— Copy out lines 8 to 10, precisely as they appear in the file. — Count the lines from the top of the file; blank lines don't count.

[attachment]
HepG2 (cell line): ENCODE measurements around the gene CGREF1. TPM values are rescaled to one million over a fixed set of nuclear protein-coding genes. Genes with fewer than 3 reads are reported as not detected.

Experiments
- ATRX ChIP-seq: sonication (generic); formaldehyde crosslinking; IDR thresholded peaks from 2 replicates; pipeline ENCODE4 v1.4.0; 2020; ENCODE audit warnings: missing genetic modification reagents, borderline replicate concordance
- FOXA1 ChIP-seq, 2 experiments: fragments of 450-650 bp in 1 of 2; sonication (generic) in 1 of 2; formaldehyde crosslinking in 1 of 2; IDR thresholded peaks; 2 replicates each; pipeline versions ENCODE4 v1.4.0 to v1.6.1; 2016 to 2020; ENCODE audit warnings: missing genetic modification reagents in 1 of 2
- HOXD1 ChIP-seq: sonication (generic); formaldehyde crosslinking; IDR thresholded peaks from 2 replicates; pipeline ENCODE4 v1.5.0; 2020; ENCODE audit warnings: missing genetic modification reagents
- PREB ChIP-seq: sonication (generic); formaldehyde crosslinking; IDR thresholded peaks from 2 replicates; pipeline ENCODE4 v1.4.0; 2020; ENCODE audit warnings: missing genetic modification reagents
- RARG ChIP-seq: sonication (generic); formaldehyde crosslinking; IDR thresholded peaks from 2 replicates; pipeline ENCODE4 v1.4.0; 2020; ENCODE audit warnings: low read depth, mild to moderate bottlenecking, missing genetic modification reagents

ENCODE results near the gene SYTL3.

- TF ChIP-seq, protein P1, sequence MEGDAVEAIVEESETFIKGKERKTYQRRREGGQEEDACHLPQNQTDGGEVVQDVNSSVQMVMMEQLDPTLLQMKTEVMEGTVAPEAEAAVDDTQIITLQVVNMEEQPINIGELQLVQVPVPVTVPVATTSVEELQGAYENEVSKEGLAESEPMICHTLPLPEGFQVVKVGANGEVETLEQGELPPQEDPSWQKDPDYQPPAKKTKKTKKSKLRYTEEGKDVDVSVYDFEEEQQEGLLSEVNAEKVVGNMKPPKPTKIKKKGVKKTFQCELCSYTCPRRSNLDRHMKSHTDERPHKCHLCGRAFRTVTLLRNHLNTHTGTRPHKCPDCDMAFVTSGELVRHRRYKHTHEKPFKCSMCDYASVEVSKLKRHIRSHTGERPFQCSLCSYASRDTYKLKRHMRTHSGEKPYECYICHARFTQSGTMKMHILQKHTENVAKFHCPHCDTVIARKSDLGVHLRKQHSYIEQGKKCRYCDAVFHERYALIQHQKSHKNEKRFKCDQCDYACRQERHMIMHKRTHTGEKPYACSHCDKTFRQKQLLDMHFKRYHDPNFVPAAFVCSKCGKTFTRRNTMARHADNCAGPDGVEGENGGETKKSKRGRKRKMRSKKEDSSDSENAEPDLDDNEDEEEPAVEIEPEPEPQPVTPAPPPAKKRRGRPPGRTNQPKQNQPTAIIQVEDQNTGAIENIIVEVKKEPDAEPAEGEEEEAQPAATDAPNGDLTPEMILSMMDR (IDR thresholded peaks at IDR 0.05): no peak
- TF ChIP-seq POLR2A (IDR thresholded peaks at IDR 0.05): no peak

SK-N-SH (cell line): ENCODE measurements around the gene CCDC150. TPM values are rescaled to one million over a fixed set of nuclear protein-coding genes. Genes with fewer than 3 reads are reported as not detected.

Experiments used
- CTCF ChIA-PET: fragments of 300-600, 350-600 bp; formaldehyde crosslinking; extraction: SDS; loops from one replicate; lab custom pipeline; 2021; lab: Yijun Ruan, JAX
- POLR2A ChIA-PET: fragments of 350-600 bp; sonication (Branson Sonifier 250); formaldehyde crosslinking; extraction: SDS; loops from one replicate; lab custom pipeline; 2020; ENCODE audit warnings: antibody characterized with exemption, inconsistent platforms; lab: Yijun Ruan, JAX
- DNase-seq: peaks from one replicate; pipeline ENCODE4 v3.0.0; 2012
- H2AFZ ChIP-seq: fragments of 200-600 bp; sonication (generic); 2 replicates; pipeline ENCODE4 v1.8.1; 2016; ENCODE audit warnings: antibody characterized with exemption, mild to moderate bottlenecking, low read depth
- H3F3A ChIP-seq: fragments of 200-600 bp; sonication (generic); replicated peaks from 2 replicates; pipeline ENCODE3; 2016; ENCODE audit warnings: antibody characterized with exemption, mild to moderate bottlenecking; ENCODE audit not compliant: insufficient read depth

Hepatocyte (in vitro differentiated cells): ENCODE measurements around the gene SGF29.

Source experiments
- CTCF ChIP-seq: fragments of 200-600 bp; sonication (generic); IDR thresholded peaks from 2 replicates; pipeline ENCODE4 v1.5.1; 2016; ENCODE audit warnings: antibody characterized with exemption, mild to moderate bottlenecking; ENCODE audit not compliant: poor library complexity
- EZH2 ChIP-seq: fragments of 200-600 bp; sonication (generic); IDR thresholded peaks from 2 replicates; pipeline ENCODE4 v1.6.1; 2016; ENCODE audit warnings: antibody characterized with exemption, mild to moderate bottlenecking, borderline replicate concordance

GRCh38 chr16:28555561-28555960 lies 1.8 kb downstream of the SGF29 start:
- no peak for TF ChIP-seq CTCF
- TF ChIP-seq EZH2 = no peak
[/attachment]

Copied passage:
ENCODE results near the gene SYTL3.

- TF ChIP-seq, protein P1, sequence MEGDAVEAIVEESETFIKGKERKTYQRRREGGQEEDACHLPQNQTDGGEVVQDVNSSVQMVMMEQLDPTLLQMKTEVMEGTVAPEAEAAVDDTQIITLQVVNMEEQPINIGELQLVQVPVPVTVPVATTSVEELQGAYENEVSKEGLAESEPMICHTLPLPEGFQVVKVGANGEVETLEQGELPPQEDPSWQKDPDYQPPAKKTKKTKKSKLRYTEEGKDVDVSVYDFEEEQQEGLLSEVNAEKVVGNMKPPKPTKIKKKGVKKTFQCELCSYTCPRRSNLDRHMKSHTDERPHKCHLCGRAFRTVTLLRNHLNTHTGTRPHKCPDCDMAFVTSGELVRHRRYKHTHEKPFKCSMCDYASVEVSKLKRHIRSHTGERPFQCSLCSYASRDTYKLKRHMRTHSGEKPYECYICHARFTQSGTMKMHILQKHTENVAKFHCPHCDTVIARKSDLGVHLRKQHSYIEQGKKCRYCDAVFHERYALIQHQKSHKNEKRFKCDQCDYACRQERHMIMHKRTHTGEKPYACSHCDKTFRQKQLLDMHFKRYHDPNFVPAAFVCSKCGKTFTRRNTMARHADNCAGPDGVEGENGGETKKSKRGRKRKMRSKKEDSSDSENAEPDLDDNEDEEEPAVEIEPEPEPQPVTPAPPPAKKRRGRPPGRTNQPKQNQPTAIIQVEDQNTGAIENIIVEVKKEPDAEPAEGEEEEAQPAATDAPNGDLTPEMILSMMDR (IDR thresholded peaks at IDR 0.05): no peak
- TF ChIP-seq POLR2A (IDR thresholded peaks at IDR 0.05): no peak